INTRODUCTION OF HYOGO
Hyogo Prefecture is located almost in the centre of the Japanese archipelago, and straddles the 135th meridian which is used to define Japanese Standard Time Zone.
Hyogo is the only prefecture, excluding Aomori and Yamaguchi on both ends of Honshu Island, that faces both the Pacific Ocean to the south and the Japan Sea to the North.
Containing a rich variety of features of climate, culture, and industry, Hyogo is often described as a Japan in miniature. Within Japan, Hyogo Prefecture offers smooth and uninterrupted passage to various cities by an extensive expressway network and railway routes.
The Japanese archipelago, shaped like a bow, is located at the western end of the Eurasian Continent. The island nation of Japan consists of four large islands and many smaller ones. The land area of Japan extends considerably both east to west and north to south, resulting in diversity of climatic conditions around the country.
The Kansai Region, in which Hyogo Prefecture is located, has its own economic and cultural features that are distinct from those of the Tokyo metropolitan area.
Blessed with its central location, Hyogo Prefecture has developed quick and easy access via land, sea and air to various places throughout Japan and around the worlds. Since the opening of the Port of Kobe in 1868, Hyogo has acted as a gateway to Japan.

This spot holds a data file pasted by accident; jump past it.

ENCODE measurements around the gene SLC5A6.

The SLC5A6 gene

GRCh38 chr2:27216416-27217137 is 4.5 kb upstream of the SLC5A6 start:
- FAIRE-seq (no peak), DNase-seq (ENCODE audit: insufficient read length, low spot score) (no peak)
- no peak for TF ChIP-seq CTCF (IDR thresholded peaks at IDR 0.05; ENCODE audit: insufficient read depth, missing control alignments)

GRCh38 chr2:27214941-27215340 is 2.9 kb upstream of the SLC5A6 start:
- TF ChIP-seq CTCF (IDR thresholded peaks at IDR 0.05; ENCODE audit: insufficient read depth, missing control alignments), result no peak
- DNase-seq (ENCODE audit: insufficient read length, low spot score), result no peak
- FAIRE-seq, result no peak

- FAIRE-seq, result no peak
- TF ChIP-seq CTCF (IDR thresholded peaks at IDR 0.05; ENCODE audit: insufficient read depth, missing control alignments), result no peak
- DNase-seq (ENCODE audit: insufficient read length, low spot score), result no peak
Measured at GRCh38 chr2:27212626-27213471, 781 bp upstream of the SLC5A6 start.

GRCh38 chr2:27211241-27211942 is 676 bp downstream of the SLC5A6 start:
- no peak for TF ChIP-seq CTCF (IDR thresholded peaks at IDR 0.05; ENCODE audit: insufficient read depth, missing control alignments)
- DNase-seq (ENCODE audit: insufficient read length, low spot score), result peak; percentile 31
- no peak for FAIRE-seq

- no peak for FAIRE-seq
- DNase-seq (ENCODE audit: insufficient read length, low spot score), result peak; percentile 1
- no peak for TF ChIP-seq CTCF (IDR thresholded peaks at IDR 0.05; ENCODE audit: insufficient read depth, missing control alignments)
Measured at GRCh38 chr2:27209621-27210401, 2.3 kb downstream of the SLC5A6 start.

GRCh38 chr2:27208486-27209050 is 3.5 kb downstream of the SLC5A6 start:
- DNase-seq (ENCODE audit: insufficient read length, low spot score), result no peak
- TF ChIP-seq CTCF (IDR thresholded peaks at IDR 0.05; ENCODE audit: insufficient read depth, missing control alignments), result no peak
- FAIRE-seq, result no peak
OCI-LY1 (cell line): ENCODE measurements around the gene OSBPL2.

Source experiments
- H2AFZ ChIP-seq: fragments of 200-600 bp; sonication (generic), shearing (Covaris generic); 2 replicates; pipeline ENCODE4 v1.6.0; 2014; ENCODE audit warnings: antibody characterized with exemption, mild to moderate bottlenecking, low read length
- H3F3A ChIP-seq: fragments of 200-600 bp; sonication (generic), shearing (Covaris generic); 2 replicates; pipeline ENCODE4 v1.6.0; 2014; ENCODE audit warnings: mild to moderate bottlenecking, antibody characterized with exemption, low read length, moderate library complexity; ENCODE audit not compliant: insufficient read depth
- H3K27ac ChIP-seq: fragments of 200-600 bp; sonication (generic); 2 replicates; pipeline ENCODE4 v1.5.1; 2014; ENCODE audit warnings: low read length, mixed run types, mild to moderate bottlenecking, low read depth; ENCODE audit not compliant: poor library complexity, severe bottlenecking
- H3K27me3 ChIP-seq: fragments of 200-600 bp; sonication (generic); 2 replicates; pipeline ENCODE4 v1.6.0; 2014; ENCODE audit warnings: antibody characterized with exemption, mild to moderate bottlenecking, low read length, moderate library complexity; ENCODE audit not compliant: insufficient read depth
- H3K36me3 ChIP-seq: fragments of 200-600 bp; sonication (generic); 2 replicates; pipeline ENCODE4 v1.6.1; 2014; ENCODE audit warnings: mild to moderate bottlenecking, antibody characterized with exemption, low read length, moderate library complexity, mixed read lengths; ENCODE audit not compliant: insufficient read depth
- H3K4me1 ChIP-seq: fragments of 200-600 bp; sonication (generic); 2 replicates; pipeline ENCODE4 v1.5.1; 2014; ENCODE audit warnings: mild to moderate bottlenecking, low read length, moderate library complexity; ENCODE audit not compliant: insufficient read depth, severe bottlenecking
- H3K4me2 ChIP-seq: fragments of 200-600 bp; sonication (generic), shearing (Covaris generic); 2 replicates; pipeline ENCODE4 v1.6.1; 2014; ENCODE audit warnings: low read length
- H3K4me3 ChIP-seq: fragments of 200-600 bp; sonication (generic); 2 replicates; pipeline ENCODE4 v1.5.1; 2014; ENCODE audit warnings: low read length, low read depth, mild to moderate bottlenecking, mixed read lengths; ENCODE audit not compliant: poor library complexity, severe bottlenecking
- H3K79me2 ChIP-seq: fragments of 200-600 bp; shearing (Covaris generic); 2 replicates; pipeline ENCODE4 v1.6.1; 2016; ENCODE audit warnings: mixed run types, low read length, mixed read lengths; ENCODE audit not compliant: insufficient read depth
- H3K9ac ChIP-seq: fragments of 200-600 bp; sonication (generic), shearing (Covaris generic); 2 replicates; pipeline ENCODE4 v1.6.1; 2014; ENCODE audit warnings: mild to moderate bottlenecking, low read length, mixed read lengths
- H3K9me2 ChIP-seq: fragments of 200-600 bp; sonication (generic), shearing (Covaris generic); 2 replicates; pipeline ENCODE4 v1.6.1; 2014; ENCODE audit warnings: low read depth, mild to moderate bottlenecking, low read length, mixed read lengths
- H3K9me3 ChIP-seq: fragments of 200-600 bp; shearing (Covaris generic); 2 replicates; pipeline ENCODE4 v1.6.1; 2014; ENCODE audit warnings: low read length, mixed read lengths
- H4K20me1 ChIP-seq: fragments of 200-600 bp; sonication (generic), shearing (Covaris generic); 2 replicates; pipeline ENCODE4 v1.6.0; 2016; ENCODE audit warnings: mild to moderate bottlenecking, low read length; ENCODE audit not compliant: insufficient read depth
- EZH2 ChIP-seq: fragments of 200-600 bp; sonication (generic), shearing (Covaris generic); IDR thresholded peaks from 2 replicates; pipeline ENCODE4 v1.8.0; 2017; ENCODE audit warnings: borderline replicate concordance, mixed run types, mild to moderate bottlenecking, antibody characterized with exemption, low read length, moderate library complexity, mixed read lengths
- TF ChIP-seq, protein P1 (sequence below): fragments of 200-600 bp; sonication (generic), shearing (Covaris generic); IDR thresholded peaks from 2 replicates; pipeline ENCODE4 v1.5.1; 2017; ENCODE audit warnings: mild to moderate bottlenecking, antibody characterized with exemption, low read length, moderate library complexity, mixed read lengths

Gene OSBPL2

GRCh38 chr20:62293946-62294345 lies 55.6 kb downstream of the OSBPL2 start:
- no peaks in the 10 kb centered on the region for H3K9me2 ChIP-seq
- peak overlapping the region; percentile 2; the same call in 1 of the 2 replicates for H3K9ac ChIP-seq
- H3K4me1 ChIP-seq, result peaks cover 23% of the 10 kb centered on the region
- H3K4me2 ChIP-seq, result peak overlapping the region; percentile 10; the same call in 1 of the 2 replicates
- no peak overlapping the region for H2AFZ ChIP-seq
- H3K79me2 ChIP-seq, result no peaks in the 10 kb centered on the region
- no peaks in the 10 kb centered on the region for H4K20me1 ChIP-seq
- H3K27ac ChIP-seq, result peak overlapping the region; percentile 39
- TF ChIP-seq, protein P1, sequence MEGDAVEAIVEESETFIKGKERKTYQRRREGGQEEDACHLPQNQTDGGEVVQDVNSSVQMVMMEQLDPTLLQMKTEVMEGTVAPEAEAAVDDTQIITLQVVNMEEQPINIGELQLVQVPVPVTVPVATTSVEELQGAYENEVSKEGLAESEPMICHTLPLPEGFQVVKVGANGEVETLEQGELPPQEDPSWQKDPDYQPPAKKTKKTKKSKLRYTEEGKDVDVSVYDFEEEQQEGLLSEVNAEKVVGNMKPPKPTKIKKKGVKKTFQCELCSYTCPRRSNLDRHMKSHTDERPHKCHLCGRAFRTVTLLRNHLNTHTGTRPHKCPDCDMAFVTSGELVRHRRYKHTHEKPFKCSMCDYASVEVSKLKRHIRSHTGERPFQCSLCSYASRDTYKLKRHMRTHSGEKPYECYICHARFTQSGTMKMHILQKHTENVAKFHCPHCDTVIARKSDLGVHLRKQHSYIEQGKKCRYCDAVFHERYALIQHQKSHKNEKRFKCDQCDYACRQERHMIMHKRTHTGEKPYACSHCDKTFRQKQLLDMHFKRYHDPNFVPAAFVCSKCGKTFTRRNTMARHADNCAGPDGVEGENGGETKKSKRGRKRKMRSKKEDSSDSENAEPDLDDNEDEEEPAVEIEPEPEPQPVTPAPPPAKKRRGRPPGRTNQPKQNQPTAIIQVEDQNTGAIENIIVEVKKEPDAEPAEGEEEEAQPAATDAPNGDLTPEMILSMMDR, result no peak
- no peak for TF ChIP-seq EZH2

As access to the Prefecture developed, so did the exchange of cultures. Many aspects of Western culture such as movies, golf, and black tea entered Japan through Kobe and later spread throughout the country. At the same time, aspects of Japanese culture such as karaoke and animation spread from Hyogo to the outside world.
Hyogo Prefecture is composed of five districts each with their own distinct features: Hanshin, Harima, Tanba, Tajima, and Awaji. The prefecture’s land area of 8,380 square kilometres is approximately 2.2% of the total land area of Japan. Hyogo’s 5.5 million citizens reside in the 21 cities and 70 towns throughout the prefecture. The main industries are steel, machinery, electrical goods, and food products.
On January 17, 1995, a massive earthquake measuring 7.2 on the Richter Scale struck the Hanshin- Awaji Region causing devastating damage to Hyogo Prefecture. With the aim of full-scale reconstruction and further development of the region, a number of projects have been undertaken in Hyogo.
In Harima Science Garden, whose construction commenced in 1986 to create a centre for advanced scientific research and information, the largest synchrotron radiation facility in the world called SPring-8 began operation in October 1997. Also, the Akashi-Kaikyo Bridge, the longest suspension bridge in the world, opened on April 5 1998, after 10 years of construction. This 3,911 metre bridge with state-of-the-art technology connects Honshu Island with Awaji and Shikoku Island.
In undertaking these projects, Hyogo Prefecture is making its utmost effort to prepare for the coming era of the Asia-Pacific Region and the Japan Sea.